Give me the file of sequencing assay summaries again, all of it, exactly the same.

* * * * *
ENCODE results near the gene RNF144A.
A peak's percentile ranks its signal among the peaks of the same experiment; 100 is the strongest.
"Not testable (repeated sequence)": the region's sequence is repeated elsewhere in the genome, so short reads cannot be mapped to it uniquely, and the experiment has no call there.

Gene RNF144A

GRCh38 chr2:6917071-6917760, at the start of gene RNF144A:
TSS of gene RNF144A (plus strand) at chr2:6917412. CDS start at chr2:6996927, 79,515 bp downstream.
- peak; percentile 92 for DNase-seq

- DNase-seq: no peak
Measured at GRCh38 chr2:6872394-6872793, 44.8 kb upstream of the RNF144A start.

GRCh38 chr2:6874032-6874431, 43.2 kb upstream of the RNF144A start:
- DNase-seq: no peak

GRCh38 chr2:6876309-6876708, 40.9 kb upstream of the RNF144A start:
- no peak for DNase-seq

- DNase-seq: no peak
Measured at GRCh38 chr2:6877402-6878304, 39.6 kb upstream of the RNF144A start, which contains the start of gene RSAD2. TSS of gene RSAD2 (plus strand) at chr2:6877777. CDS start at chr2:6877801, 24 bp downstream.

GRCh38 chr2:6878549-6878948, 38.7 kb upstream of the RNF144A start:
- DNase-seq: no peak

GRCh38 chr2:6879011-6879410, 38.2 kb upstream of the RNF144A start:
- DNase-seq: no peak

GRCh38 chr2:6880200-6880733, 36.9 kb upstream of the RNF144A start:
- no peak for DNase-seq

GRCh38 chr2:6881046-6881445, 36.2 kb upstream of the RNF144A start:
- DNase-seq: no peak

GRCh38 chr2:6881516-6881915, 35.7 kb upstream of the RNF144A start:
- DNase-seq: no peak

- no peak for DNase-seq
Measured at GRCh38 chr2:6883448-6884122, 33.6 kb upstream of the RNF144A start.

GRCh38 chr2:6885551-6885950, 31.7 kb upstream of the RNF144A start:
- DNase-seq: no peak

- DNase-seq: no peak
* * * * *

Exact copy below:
ENCODE results near the gene RNF144A.
A peak's percentile ranks its signal among the peaks of the same experiment; 100 is the strongest.
"Not testable (repeated sequence)": the region's sequence is repeated elsewhere in the genome, so short reads cannot be mapped to it uniquely, and the experiment has no call there.

Gene RNF144A

GRCh38 chr2:6917071-6917760, at the start of gene RNF144A:
TSS of gene RNF144A (plus strand) at chr2:6917412. CDS start at chr2:6996927, 79,515 bp downstream.
- peak; percentile 92 for DNase-seq

- DNase-seq: no peak
Measured at GRCh38 chr2:6872394-6872793, 44.8 kb upstream of the RNF144A start.

GRCh38 chr2:6874032-6874431, 43.2 kb upstream of the RNF144A start:
- DNase-seq: no peak

GRCh38 chr2:6876309-6876708, 40.9 kb upstream of the RNF144A start:
- no peak for DNase-seq

- DNase-seq: no peak
Measured at GRCh38 chr2:6877402-6878304, 39.6 kb upstream of the RNF144A start, which contains the start of gene RSAD2. TSS of gene RSAD2 (plus strand) at chr2:6877777. CDS start at chr2:6877801, 24 bp downstream.

GRCh38 chr2:6878549-6878948, 38.7 kb upstream of the RNF144A start:
- DNase-seq: no peak

GRCh38 chr2:6879011-6879410, 38.2 kb upstream of the RNF144A start:
- DNase-seq: no peak

GRCh38 chr2:6880200-6880733, 36.9 kb upstream of the RNF144A start:
- no peak for DNase-seq

GRCh38 chr2:6881046-6881445, 36.2 kb upstream of the RNF144A start:
- DNase-seq: no peak

GRCh38 chr2:6881516-6881915, 35.7 kb upstream of the RNF144A start:
- DNase-seq: no peak

- no peak for DNase-seq
Measured at GRCh38 chr2:6883448-6884122, 33.6 kb upstream of the RNF144A start.

GRCh38 chr2:6885551-6885950, 31.7 kb upstream of the RNF144A start:
- DNase-seq: no peak

- DNase-seq: no peak